Congress comes back to D.C. today after a weeklong break designed to allowlawmakers to celebrate Memorial Day in their home states and districts.
While dozens and dozens of members of Congress fled the country on congressional fact-finding trips, known as CODELS (Congressional Delegations), the majority returned to spend at least a little time with the folkswho actually hired them to do their jobs.
This writer contacted several members of Congress who held town hall meetings and speaking tours with their constituents during this recess and to no ones surprise, the American public is still angry. They expressed to their representatives outrage over the irresponsible spending, disgust about the over- reaching by our government and the general lack of consideration for the ideals and constitutional principles that most Americans still hold dear.
This new-found knowledge on the part of members of Congress will make the summer in D.C. seem twice as long as it normally seems, and hotter than usual due to the inaction and consternation the Democratic leaders will feel from their members. Add to this a mounting list of unfinished business, from expiring legislation, reauthorizing bills and new regulations and programs like cap and trade and immigration reform,and it is easy to see why summer cant end soon enough for the Democratic leaders in Congress.
The first week back, the Senate is faced with trying to pass a bill from the House designed to extendmore than50 expiring tax provisions, including extending unemployment benefits through November and further extending the postponement of a cut in doctors reimbursement payments. On June 1, while Congress was on recess, the federal unemployment benefits ran out and the cut to doctors went into effect.
Passing this tax extension bill wont be easy on the Senate Democratic leadership and promises to be explosive. The price of this bill comes in at approximately $115 billionwith about 45 percent of it being paid for by taxing hedge fund managers. Republicans in the Senate will offer amendments to pay the full tab for the tax extension bill by taking the money from the unspent stimulus program. The Democrats will want to add other tax provisions and programs, including increasing the COBRA health benefits available for the unemployed and more than likely will not offer a way to pay for the new programs. This is the monumental divide that continues to split the Democrats and Republicans in Congress.
The Senate will pause its business on Thursday for an entire day to consider a privileged resolution by Sen. Murkowski, R-Ark.that is designed to disapprove the Obama administrations EPA Rule from December 2009. This is the environmental rule whereby that agency will begin some requirements to implement a cap and trade program. The rule requires reporting of greenhouse gas emissions from large sources and suppliers in the United States. It is intended to collect accurate and timely emissions data to inform future policy decisions.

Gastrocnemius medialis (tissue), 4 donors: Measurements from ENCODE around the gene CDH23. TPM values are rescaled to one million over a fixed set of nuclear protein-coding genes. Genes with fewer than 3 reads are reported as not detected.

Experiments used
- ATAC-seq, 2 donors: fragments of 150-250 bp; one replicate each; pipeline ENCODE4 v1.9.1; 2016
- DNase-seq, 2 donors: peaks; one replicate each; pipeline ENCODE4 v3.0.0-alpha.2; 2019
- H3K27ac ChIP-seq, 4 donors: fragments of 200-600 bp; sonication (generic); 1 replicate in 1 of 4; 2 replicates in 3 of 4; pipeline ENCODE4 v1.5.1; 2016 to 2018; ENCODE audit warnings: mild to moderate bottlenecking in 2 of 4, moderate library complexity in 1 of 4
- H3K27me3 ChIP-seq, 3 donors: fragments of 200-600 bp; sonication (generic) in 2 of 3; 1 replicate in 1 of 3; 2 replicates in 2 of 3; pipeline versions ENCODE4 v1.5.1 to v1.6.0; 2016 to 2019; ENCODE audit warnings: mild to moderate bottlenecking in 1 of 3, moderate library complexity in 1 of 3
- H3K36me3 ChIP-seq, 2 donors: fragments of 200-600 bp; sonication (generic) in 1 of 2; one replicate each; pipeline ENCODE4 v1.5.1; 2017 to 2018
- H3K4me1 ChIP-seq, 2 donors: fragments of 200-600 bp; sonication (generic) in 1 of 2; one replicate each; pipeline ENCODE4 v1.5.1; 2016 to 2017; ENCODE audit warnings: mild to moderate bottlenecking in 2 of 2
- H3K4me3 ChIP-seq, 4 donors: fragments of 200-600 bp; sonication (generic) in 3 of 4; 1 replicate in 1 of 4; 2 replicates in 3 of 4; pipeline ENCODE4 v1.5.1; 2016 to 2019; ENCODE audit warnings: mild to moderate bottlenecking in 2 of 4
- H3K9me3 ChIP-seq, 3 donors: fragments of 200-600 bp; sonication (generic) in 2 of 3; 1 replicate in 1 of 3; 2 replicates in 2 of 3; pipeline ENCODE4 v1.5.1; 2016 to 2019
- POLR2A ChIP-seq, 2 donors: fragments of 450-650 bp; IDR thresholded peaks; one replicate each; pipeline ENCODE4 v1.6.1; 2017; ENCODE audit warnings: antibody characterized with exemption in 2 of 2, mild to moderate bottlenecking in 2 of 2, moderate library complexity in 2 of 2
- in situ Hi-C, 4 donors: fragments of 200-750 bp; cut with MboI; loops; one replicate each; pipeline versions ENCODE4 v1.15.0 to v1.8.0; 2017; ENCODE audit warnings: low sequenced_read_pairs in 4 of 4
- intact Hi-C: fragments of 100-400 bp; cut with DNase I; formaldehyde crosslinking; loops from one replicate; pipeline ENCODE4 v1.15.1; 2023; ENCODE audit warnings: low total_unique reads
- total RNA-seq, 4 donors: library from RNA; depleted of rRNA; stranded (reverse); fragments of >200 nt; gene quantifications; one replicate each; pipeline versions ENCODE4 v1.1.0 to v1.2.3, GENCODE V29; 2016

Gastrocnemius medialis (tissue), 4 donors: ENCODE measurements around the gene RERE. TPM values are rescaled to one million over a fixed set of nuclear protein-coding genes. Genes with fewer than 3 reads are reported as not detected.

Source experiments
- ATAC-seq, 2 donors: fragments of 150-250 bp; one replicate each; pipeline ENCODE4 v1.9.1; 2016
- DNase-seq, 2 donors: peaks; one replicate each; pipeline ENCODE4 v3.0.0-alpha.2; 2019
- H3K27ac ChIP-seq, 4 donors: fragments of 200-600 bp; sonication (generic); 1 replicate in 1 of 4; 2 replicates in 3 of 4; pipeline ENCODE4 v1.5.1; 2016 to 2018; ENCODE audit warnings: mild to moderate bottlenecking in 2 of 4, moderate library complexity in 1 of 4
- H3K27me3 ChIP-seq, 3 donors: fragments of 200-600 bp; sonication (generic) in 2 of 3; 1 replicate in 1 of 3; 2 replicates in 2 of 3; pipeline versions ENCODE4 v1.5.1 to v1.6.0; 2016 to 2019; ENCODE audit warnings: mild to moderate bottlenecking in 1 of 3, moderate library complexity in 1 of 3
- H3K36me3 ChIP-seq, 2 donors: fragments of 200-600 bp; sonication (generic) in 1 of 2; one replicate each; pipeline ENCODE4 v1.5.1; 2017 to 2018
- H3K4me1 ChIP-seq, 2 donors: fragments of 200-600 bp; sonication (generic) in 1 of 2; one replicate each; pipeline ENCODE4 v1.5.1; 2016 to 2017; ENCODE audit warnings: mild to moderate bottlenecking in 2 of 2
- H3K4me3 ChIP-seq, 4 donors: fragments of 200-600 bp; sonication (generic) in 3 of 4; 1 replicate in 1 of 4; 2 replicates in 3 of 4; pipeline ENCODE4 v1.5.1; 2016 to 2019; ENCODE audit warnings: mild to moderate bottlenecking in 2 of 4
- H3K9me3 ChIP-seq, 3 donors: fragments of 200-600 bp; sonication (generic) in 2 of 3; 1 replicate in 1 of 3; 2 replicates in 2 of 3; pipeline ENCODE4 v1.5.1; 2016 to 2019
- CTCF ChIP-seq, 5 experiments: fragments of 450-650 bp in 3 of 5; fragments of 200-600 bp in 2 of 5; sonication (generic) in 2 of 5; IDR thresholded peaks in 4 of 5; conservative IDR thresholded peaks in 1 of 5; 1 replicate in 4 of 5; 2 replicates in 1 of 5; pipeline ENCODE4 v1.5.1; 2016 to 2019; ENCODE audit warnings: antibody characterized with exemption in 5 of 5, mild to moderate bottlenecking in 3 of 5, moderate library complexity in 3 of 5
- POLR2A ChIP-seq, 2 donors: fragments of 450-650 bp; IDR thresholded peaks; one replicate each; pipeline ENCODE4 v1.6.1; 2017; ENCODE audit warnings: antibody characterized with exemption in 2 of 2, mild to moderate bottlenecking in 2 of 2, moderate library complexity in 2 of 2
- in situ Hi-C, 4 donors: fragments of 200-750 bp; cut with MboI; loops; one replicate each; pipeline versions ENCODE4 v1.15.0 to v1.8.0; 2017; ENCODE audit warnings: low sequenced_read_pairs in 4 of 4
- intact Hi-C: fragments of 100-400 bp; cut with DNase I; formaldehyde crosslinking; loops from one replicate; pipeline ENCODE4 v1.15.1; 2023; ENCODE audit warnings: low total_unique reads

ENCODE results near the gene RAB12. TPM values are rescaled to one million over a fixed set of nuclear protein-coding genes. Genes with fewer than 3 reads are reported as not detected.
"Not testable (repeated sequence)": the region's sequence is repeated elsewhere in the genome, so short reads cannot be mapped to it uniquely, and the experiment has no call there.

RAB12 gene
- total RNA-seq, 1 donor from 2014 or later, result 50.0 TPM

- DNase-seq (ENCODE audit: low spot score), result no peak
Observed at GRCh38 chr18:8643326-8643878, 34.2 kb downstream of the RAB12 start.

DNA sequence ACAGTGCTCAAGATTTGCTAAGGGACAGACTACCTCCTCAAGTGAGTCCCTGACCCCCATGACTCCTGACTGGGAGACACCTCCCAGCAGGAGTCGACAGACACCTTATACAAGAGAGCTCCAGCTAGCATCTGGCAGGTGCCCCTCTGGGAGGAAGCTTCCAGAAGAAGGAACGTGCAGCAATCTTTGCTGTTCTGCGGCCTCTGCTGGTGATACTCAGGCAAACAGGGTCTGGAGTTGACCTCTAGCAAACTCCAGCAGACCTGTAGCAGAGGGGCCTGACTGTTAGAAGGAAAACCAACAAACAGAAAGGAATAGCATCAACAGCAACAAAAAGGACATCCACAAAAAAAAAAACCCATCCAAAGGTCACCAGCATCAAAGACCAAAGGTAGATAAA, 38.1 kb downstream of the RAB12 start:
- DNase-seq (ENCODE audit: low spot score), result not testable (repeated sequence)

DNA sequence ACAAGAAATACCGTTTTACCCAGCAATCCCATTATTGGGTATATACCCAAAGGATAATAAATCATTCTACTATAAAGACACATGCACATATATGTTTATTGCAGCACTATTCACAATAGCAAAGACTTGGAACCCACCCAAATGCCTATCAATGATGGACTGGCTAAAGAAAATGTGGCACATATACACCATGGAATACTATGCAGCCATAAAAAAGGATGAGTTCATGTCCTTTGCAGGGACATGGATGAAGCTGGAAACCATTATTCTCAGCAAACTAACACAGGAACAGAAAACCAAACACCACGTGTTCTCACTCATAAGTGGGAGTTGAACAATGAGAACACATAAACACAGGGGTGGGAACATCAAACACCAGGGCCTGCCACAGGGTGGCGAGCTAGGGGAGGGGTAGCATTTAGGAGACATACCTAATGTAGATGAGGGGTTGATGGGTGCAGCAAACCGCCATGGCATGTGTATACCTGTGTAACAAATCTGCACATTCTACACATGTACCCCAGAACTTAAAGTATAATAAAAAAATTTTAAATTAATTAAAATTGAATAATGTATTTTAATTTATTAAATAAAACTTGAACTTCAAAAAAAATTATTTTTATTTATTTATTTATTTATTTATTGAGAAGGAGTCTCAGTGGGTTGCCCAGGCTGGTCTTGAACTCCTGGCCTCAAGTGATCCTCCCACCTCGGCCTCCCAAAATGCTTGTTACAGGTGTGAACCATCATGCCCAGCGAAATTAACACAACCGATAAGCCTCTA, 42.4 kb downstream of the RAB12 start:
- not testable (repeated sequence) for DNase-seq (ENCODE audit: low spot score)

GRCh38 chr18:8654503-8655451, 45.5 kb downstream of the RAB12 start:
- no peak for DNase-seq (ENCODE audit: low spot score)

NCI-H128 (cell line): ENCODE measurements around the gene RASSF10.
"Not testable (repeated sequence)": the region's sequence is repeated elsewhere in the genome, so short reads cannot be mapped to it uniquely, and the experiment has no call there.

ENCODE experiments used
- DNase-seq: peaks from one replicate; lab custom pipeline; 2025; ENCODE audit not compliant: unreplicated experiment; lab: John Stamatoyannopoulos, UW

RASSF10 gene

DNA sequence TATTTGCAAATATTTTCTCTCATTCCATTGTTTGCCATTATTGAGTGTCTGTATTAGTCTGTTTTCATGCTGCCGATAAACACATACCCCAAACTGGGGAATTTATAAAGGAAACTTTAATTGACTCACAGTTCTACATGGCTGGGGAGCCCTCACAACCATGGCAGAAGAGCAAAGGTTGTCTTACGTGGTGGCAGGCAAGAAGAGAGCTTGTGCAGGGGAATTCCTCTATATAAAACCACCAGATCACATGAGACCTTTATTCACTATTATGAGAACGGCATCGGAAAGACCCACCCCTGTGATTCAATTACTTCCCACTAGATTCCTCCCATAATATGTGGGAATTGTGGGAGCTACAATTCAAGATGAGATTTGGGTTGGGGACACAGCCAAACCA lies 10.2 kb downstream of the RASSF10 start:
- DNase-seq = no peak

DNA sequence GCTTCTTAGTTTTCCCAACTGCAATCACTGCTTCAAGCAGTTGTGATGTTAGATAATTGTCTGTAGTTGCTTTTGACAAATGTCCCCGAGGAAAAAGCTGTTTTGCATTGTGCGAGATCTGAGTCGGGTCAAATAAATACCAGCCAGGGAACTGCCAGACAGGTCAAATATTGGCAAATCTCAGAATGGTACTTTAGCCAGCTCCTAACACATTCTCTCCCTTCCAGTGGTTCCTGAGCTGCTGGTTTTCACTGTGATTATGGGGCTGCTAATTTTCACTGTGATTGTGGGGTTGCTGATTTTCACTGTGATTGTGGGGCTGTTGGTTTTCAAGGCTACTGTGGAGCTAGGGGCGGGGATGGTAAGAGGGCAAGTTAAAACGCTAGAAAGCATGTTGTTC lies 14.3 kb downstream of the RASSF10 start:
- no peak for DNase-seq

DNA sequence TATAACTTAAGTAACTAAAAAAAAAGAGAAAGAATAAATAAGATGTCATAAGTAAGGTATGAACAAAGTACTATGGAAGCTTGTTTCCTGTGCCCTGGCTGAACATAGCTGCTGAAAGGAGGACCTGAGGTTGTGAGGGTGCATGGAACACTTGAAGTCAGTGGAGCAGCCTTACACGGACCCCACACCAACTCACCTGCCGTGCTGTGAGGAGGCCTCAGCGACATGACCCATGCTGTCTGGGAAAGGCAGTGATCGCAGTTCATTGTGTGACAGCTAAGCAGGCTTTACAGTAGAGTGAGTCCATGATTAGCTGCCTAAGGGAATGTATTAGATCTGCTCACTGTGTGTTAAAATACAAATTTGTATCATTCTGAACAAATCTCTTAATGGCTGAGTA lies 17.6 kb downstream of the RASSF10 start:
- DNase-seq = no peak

Under the rule, suppliers of fossil fuels or industrial greenhouse gases, manufacturers of vehicles and engines, and facilities that emit 25,000 metric tons or more per year of greenhouses gases are required to submit annual reports to the EPA. This will be the first and possibly only vote on the controversial cap and trade issue in the Senate before the November elections. Consequently, all major environmental groups will be watching and hoping for a strong vote against the disapproval resolution. On the other side of the argument are the U.S. Chamber of Commerce and the National Association of Manufacturers. Both joined together and filed lawsuits on June 1against the EPA, challenging the schedule by which EPA plans to regulate greenhouse gas emissions. Therefore, they will be rooting for a strong, positive vote to pass the resolution disapproving the EPA rule.
In the House of Representatives, they will likely begin consideration of the war supplemental appropriations bill that passed the Senate just before they adjourned for the Memorial Day recess. This bill has a price tag of $60 billionand none of these funds are offset. There will be efforts and strong rhetoric by the House Republicans to try to pay the price tag the bill carries, while the Democrats will maintain the spending is necessary and therefore doesnt need to be offset.
Can we spend our way out of the recession or should we conserve and cut programs as a way out of this recession? That is the fundamental debate that will dominate summer in D.C. and more than likely make it longer and hotter than usual.
Elizabeth B. Letchworth is a retired, four-times-elected United States Senate secretary for the majority and minority. She is the founder of GradeGov.com.(Link: http://www.gradegov.com).